Q: Do you see plastics as being part of a sustainable future?
Seward: I fervently believe that plastics are not only part of, but are integral to, a sustainable future, for three core reasons. The first one is the benefits that plastics bring to a sustainable society. They are huge, in terms of the properties they bring, their ability to bring clean drinking water in pipes, lightweighting of vehicles, lightweighting of construction materials and medical usage. And food preservation: The world throws away 30 percent of the food it makes at the moment. That number would probably double without plastics.
The second is that while there are alternative materials that could do the job, they generally have a much worse carbon footprint. We can go back to metal parts in fuel tanks or copper in pipes if we want, but it won't benefit the environment in terms of the carbon footprint.
The huge issue for a sustainable future is obviously about plastic waste. It's not about plastic. And there I'm all in that this must be addressed.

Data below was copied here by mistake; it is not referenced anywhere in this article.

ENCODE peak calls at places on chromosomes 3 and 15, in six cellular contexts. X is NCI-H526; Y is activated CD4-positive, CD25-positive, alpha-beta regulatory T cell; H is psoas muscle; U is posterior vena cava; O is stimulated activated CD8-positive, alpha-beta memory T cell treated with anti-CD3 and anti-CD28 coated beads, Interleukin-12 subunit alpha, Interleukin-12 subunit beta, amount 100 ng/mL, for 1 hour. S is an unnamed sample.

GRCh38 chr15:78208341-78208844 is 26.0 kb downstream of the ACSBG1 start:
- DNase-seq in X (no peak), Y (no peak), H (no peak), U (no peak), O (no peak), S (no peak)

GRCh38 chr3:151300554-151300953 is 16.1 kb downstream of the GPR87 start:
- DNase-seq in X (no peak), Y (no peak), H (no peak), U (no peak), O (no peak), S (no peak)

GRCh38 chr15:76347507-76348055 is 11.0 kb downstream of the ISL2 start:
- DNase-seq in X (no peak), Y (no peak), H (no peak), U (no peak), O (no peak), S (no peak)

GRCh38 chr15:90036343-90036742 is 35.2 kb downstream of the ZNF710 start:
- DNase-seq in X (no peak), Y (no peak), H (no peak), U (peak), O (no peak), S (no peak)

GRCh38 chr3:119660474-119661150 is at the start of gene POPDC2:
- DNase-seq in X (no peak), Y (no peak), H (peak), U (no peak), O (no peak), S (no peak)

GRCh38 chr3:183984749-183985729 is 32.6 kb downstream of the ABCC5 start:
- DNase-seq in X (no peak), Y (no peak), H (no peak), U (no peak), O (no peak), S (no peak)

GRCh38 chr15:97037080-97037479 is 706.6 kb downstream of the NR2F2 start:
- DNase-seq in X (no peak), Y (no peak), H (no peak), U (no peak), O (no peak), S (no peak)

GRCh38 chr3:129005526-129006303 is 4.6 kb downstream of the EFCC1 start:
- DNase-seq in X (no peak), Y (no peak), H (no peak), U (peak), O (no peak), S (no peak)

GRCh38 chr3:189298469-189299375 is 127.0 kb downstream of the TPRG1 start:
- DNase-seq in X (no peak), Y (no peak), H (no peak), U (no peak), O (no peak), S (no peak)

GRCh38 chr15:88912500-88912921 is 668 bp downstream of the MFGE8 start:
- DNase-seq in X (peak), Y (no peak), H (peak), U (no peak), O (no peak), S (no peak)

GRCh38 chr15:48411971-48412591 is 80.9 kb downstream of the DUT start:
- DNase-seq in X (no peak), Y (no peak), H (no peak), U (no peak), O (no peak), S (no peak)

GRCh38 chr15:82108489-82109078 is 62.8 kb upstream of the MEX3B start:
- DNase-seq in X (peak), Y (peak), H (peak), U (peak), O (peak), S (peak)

We've got to get to a point where we as a society are not treating post-use plastic as waste but are treating post-use plastics as a raw material or feedstock or something else. So, I think the short answer to your question is that plastics by their nature have a sustainable future, but without tackling the issue of plastic waste, I understand the externality is, for some, perhaps a price not worth paying. That's why the plastics industry and certainly the whole value chain and maybe even the whole of society needs to recognize that we have to tackle that. I think just banning plastics out of existence is not the way to go, because you'll lose all those benefits — and society will lose.